An enterocele (small bowel prolapse) occurs when the small intestine descends into the lower pelvic cavity. It is diagnosed with defecography or dynamic magnetic resonance defecography. We pelvic physiotherapists cannot treat an enterocele.
However, some of our patients with an anorectal complaint might have an enterocele we are not aware of. This could result in an unsatisfactory treatment outcome. So it is good to know when to keep an enterocele in mind. Therefor I think the study I will discuss today is very relevant for us.
The aim of the study is to:
- determine the clinical phenotype of patients with an enterocele
- show functional and/or anatomical associations
- improve (preoperative) assessment of pelvic floor disorders
- anorectal complaint *
- at least 6 months
*Anorectal complaints could be: pelvic pain, bearing down, anal procidentia (rectal prolapse), dyschezia (sensation of blockage at defecation, sensation of incomplete evacuation, straining during defaecation), mucus discharge, anal bleeding, and faecal incontinence.
- history of pelvic radiation
- inflammatory bowel disease
- anal/rectal cancer
- anal/rectal stricture
Assessment and tests:
- self-administered questionnaires (for instance: Cleveland Clinic Incontinence Score(CCIS), Knowles-Eccersley-Scott Symptom Constipation Score(KESS), Gastrointestinal Quality of Life Index(GIQLI))
- physical examination
- anorectal manometry
- rectal distension
Patients with an enterocele diagnosed by defecography were compared with patients without an enterocele. The patients were matched by sex and age. One patient with an enterocele was matched with two patients without.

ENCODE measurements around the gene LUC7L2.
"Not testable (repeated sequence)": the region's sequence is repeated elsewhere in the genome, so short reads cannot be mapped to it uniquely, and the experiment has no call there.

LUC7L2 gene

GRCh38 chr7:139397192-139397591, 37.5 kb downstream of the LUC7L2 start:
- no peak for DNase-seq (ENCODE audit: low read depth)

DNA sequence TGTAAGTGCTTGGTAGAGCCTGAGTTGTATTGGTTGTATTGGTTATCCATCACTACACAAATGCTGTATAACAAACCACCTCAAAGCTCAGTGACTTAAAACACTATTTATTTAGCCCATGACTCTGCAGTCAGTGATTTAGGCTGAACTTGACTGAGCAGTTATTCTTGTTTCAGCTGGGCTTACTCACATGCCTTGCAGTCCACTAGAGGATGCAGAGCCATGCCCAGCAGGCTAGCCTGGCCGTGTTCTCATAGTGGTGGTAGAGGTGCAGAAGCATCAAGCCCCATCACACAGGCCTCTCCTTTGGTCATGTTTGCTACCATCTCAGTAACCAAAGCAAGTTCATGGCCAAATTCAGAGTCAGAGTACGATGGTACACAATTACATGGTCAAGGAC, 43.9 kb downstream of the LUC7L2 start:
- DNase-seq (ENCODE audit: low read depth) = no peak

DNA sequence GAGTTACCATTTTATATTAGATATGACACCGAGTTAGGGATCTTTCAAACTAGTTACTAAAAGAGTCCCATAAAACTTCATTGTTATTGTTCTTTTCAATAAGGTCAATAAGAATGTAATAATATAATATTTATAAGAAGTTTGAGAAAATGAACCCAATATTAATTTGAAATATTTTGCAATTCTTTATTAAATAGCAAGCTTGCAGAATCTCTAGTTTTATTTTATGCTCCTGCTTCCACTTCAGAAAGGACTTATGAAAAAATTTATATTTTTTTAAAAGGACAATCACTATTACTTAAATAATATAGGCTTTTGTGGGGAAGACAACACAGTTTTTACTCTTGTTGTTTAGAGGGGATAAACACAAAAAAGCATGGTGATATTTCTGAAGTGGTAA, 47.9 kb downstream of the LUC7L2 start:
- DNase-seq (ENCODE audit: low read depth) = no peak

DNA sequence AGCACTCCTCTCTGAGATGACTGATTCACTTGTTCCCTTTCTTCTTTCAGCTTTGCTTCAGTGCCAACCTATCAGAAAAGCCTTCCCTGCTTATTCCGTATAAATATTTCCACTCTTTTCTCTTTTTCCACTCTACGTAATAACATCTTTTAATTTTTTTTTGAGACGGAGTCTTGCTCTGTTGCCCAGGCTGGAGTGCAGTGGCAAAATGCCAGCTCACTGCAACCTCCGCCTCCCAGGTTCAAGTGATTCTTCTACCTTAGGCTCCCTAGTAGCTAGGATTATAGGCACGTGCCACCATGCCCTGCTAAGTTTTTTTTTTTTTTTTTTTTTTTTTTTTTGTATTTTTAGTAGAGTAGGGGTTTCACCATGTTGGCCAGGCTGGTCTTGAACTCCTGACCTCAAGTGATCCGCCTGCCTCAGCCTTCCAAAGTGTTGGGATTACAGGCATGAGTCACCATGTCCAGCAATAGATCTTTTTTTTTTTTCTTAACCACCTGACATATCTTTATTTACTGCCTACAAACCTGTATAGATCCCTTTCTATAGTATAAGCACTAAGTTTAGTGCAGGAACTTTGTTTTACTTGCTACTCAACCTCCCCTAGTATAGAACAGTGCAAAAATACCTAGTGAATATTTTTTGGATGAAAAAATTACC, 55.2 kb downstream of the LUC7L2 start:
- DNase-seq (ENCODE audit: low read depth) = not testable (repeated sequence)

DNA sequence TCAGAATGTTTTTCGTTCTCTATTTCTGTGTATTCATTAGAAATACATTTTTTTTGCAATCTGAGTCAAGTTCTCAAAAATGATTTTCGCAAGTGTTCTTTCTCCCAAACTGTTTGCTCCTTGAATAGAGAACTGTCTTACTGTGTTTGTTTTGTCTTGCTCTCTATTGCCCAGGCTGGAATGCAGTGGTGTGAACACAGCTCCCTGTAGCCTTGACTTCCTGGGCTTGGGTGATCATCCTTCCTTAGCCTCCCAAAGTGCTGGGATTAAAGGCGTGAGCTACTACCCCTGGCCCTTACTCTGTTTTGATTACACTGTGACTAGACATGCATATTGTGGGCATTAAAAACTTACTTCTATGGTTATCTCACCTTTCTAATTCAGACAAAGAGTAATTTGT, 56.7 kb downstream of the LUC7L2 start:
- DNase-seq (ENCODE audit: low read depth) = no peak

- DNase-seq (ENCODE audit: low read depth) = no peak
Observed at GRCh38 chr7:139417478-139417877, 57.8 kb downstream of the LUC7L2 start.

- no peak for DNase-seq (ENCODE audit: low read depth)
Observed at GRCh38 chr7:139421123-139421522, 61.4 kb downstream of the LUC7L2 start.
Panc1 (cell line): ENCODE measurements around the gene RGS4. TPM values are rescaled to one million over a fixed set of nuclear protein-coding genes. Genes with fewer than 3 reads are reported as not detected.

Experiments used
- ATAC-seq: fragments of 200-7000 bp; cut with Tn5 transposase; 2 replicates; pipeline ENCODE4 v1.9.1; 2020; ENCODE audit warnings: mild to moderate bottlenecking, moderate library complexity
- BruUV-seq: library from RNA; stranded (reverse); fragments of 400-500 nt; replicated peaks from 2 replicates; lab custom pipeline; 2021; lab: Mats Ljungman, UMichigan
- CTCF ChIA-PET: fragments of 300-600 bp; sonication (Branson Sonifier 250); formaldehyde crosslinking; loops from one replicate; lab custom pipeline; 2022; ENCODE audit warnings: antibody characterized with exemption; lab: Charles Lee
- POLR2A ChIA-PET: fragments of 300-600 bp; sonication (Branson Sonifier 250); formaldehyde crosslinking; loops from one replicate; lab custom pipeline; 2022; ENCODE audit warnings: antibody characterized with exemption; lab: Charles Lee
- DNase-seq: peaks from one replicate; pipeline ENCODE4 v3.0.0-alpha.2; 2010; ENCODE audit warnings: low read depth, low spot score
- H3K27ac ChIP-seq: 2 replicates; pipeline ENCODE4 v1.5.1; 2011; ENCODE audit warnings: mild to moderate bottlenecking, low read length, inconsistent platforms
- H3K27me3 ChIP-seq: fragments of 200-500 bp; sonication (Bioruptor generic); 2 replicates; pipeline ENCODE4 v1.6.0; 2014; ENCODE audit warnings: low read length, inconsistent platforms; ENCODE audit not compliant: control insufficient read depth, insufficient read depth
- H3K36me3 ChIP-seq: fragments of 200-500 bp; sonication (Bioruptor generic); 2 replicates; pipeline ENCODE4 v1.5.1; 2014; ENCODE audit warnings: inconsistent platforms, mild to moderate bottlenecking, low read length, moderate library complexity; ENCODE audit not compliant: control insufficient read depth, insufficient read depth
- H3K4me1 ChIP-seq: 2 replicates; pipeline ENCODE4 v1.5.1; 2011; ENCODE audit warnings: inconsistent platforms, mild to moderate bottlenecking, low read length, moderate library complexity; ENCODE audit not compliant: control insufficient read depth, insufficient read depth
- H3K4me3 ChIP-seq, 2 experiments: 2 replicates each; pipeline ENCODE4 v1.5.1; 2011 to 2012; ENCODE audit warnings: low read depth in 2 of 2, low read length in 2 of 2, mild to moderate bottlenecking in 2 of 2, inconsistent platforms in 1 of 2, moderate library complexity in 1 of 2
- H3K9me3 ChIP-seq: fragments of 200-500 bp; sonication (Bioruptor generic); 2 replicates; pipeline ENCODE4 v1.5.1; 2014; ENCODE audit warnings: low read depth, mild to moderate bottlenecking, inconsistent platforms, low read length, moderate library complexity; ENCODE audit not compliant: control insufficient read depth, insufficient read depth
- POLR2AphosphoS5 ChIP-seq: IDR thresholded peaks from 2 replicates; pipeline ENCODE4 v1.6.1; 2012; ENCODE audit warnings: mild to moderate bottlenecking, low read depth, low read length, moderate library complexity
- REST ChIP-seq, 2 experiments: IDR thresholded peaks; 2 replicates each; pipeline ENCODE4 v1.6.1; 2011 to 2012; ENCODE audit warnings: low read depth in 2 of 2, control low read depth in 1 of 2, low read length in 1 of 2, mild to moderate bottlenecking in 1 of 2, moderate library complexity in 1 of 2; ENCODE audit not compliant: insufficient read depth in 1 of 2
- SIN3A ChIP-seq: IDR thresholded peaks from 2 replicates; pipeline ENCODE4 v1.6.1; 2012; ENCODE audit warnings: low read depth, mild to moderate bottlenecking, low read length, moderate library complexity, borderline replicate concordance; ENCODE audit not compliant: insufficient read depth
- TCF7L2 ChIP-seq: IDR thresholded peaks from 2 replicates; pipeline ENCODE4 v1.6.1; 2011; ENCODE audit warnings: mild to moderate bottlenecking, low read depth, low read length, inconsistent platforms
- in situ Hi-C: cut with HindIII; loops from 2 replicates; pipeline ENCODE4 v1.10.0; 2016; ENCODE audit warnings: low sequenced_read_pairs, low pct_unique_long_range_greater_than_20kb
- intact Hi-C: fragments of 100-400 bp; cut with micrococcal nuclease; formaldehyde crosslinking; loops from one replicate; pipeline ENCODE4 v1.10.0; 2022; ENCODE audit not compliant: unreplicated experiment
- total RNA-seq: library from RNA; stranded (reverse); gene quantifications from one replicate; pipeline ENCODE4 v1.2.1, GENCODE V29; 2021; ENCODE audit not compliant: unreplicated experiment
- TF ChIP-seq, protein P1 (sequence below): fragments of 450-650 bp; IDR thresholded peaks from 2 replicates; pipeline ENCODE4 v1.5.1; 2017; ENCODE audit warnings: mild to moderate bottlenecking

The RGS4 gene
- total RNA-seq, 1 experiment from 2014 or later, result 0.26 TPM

In total 135 patients with an enterocele were eligible to participate. They were case-matched with 270 patients. So in total 405 patients were included in the study.
Of the patients with an enterocele the mean age was 57.6 and 92.6% were women. Patients with an enterocele had had significantly more pelvic surgery P: 0.04 and hysterectomy P: 0.002.
Patients with an enterocele had significantly more pelvic pain P: 0.03, rectal prolapse P: 0.01, and irritable bowel syndrome P: 0.01 (more constipation type).
There was no difference in anorectal manometry between the groups.
Defecography showed that patients with an enterocele had significantly more: overt rectal prolapse (P: 0001), resting perineal descent (P: 0.005), perineal descent during defecation effort (P: 0.0001) and rectal emptying ≥80% was in 46% of the patients with an enterocele compared with 63% of patients without (P: 0.001).
Ofcourse we should keep in mind that this research is about trying to capture phenotypes and symptoms of patients with an enterocele not to find causal relations. This research shows that patients with anorectal complaints and an enterocele are mostly female who have had pelvic surgery, often a hysterectomy in the past, have a rectal prolapse or have IBS with constipation.
Chronic pelvic pain and rectal prolapse invite consideration of enterocele. Brochard C, Ropert A, Chambaz M, Gouriou C, Cardaillac C, Grainville T, Bouguen G, Siproudhis L. Colorectal Dis. 2019 Oct 17. doi: 10.1111/codi.14877. [Epub ahead of print]